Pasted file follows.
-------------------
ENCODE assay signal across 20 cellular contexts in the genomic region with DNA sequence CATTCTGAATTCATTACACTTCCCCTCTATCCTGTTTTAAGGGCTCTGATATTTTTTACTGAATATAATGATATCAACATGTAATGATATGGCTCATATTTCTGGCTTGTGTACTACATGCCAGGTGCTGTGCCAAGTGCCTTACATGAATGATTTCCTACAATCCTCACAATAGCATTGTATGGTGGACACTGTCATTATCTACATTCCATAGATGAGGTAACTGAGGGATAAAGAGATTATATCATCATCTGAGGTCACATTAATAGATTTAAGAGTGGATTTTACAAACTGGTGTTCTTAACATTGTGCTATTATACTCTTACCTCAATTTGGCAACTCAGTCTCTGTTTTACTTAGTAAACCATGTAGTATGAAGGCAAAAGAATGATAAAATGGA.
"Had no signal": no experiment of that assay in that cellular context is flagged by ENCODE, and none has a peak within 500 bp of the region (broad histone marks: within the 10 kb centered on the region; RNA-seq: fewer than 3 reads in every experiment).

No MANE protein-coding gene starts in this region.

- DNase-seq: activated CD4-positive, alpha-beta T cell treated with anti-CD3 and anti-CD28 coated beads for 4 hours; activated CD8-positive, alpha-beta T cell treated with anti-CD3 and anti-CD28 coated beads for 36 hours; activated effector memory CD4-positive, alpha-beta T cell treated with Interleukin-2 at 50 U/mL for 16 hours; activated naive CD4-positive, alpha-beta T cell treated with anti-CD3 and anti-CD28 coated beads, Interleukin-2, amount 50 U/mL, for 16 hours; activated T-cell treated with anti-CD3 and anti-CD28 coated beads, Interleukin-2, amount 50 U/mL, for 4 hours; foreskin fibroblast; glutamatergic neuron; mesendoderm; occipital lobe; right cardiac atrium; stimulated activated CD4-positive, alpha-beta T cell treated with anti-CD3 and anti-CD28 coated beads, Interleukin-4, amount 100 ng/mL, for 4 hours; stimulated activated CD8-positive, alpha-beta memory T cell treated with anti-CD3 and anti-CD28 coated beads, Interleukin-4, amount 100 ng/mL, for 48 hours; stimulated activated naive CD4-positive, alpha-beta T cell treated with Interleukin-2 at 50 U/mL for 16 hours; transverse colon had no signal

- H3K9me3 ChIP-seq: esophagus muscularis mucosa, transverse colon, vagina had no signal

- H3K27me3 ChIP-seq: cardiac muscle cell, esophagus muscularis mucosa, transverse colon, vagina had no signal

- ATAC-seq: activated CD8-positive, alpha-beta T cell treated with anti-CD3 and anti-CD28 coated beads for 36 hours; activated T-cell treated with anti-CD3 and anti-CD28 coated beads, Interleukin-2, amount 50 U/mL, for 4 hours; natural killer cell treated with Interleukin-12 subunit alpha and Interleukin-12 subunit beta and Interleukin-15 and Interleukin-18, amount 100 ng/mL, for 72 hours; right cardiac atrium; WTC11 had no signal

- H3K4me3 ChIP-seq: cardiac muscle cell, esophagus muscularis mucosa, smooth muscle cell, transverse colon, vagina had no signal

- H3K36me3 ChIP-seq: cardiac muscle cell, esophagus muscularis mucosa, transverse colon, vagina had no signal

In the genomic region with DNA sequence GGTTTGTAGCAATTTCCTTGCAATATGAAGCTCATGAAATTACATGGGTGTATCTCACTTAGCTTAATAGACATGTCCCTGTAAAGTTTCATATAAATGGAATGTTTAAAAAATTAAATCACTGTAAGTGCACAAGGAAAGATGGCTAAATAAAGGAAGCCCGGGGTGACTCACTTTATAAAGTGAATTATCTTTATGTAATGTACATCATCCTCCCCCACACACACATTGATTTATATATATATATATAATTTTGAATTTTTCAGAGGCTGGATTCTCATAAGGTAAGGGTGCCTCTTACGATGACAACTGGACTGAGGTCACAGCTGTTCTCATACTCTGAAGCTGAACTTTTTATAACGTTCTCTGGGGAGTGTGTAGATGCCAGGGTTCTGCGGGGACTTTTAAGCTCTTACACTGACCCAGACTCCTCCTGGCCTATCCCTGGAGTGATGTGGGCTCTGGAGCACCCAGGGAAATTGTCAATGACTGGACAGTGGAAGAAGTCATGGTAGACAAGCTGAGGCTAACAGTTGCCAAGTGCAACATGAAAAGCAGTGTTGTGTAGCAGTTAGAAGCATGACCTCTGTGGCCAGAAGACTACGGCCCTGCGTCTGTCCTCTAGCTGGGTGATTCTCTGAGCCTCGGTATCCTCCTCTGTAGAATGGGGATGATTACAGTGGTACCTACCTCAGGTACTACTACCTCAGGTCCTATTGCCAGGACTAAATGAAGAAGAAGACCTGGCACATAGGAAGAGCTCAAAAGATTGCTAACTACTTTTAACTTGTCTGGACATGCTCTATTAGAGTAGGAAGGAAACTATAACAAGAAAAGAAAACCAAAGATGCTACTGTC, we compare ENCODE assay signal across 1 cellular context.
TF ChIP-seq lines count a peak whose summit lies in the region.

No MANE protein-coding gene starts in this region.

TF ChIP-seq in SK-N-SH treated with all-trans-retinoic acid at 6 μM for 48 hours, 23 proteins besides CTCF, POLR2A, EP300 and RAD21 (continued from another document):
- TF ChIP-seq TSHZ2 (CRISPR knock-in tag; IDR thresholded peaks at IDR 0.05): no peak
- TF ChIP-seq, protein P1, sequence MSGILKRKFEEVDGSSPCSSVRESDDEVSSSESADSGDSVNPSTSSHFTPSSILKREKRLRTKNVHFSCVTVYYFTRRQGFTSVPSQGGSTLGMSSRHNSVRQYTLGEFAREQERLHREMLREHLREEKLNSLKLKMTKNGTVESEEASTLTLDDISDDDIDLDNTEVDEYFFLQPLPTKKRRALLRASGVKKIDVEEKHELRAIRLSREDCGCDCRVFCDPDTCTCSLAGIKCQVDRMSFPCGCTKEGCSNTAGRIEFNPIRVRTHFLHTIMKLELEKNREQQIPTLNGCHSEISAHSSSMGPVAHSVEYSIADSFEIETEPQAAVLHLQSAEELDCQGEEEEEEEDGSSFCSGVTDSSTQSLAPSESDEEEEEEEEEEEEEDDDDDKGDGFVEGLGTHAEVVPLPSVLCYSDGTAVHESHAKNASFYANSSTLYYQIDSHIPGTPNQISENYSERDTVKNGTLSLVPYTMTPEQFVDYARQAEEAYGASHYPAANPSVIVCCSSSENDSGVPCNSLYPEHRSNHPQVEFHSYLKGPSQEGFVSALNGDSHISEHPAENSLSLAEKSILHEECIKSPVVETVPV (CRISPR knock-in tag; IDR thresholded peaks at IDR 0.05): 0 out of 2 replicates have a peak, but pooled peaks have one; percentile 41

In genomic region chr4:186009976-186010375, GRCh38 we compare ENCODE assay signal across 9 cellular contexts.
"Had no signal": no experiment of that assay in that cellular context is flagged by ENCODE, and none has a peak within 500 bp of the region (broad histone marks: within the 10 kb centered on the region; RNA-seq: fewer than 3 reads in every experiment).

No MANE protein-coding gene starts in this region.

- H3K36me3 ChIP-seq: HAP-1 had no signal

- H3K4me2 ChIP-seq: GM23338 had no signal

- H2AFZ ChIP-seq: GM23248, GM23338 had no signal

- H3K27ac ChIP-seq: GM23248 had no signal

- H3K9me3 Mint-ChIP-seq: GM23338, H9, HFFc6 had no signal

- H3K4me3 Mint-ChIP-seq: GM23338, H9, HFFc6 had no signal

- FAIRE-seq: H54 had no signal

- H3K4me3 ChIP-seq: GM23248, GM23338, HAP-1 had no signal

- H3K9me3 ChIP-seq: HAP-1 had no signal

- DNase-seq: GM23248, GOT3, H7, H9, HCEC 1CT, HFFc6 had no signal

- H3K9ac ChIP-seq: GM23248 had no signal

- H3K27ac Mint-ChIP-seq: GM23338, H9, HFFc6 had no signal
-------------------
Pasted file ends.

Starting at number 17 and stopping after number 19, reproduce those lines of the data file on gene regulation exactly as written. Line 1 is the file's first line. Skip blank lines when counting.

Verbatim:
"Had no signal": no experiment of that assay in that cellular context is flagged by ENCODE, and none has a peak within 500 bp of the region (broad histone marks: within the 10 kb centered on the region; RNA-seq: fewer than 3 reads in every experiment).

No MANE protein-coding gene starts in this region.

- H3K36me3 ChIP-seq: HAP-1 had no signal